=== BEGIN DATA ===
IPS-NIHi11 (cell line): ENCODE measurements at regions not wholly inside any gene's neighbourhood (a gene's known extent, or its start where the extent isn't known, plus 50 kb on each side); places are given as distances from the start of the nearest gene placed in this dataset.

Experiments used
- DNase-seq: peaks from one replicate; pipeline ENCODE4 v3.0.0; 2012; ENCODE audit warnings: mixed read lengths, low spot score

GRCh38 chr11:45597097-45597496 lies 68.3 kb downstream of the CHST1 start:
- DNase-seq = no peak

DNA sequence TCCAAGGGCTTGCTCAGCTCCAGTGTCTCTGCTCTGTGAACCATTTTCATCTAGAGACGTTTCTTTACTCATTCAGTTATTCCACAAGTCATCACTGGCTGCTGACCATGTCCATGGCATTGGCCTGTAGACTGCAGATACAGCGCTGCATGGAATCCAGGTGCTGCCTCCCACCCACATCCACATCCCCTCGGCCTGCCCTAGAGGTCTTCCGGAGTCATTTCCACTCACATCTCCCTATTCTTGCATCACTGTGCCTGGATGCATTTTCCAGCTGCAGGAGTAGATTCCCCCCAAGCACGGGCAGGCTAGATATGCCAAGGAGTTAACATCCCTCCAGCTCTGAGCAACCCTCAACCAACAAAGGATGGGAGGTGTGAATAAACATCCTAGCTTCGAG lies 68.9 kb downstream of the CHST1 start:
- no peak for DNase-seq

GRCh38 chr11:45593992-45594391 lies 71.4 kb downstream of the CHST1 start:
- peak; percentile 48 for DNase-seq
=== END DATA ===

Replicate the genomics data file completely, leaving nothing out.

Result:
IPS-NIHi11 (cell line): ENCODE measurements at regions not wholly inside any gene's neighbourhood (a gene's known extent, or its start where the extent isn't known, plus 50 kb on each side); places are given as distances from the start of the nearest gene placed in this dataset.

Experiments used
- DNase-seq: peaks from one replicate; pipeline ENCODE4 v3.0.0; 2012; ENCODE audit warnings: mixed read lengths, low spot score

GRCh38 chr11:45597097-45597496 lies 68.3 kb downstream of the CHST1 start:
- DNase-seq = no peak

DNA sequence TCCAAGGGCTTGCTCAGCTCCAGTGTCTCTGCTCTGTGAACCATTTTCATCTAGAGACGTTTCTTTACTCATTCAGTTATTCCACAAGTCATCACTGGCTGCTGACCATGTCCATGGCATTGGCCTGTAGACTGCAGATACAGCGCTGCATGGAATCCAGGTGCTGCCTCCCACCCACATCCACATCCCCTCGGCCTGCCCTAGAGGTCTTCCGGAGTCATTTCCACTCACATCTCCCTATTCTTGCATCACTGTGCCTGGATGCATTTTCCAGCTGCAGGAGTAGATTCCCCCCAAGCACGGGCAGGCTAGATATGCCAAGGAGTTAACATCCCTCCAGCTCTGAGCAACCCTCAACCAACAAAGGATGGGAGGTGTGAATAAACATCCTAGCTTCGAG lies 68.9 kb downstream of the CHST1 start:
- no peak for DNase-seq

GRCh38 chr11:45593992-45594391 lies 71.4 kb downstream of the CHST1 start:
- peak; percentile 48 for DNase-seq